Natural hydrogen hopeful looks to space to accelerate ambitions


H2EX has turned to Fleet Space Technologies to help fast track its natural hydrogen ambitions after a gas soil sampling survey undertaken by the Commonwealth Scientific and Industrial Research Organisation (CSIRO), Australia’s chief science agency, revealed high-confidence hydrogen seeps in H2EX’s exploration licence in South Australia.

Naturally occurring hydrogen, known as ‘white’ or ‘gold’ hydrogen, is attracting increasing attention as a potential new renewable energy source with proponents confident the resource could be exploited at a lower cost than producing the gas from fossil fuels or electrolysis.

H2EX Chief Executive Officer Mark Hanna said the CSIRO’s latest report shows that the gas soil sampling field survey observed high-confidence hydrogen seeps in PEL 691, an exploration permit awarded to H2EX in June 2022.

The CSIRO and H2EX have completed two research agreements focused on the almost 6,000 square kilometre Eyre Peninsula site; a desktop study in December 2022 and a fieldwork survey conducted in April-May 2023.

Hanna said the work with CSIRO over the past year confirms that “where we theorised natural hydrogen is being generated subsurface correlates with high-confidence hydrogen seeps detected in the soil.”

“We now focus our attention to mapping the subsurface to identify commercial accumulations of natural hydrogen,” he said.

The Exosphere system monitors seismic waves to create a 3D map of the Earth’s subsurface.

Image: Fleet Space Technologies

H2EX Chief Financial Officer Greschen Brecker said the company will now work with Fleet which will use its Exosphere scanning technology to explore prospective natural hydrogen zones identified by the CSIRO. The survey is expected to commence later this year.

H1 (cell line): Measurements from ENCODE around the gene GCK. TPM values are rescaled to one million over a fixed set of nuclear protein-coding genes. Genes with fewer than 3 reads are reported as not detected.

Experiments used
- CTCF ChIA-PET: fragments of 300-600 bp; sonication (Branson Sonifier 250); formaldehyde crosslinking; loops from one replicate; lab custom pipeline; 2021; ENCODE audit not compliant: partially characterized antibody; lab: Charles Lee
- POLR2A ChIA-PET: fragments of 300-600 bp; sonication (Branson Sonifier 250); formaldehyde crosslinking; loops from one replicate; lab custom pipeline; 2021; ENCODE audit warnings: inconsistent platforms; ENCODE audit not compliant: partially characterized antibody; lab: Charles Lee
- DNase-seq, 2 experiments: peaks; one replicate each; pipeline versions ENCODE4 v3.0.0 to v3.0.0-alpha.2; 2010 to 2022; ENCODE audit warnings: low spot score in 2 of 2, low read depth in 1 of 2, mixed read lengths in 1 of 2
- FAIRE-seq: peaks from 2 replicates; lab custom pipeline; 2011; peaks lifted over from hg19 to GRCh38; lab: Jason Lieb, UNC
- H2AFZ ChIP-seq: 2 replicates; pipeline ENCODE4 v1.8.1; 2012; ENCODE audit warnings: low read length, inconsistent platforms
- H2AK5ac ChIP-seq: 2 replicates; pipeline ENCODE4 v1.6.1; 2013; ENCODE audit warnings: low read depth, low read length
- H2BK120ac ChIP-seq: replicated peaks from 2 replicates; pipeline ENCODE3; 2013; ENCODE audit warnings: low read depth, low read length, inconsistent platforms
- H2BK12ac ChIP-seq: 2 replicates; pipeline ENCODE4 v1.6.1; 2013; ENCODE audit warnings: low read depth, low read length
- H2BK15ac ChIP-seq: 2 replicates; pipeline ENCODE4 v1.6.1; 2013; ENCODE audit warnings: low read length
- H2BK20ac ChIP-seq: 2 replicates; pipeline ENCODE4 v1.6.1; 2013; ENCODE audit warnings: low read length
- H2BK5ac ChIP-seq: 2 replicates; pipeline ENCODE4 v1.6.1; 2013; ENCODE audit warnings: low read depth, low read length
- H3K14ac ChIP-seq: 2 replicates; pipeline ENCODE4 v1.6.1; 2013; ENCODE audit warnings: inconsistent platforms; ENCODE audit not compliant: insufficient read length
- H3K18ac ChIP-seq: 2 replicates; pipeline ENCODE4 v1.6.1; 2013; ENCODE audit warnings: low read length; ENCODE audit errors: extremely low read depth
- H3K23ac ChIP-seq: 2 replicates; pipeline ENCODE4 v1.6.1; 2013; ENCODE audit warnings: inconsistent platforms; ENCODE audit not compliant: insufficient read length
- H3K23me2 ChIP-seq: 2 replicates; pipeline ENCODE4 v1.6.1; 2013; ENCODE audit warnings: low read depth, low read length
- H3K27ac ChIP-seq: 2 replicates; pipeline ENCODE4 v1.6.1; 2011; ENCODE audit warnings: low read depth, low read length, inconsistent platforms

Fleet said the Exosphere system is designed to help exploration customers reduce the time it takes to make a potential discovery.

Fleet said the Exosphere system delivers detailed subsurface 3D mapping using an array of geode sensors. The sensors create a detailed map of the subsurface using ambient noise tomography which listens to seismic waves present on Earth.

Fleet Chief Executive Flavia Tata Nardini said the data is then transmitted and processed via the company’s constellation of satellites in low Earth orbit to deliver a 3D visualisation of the area in near real-time, reducing the data acquisition process from six months to as little as a few days.

Brecker said the technology makes the exploration process faster, more sustainable, less expensive and more accurate.

“Fleet Space Technologies have the ability to considerably accelerate exploration, which is exactly what we need to deliver a clean energy revolution by 2030,” she said.

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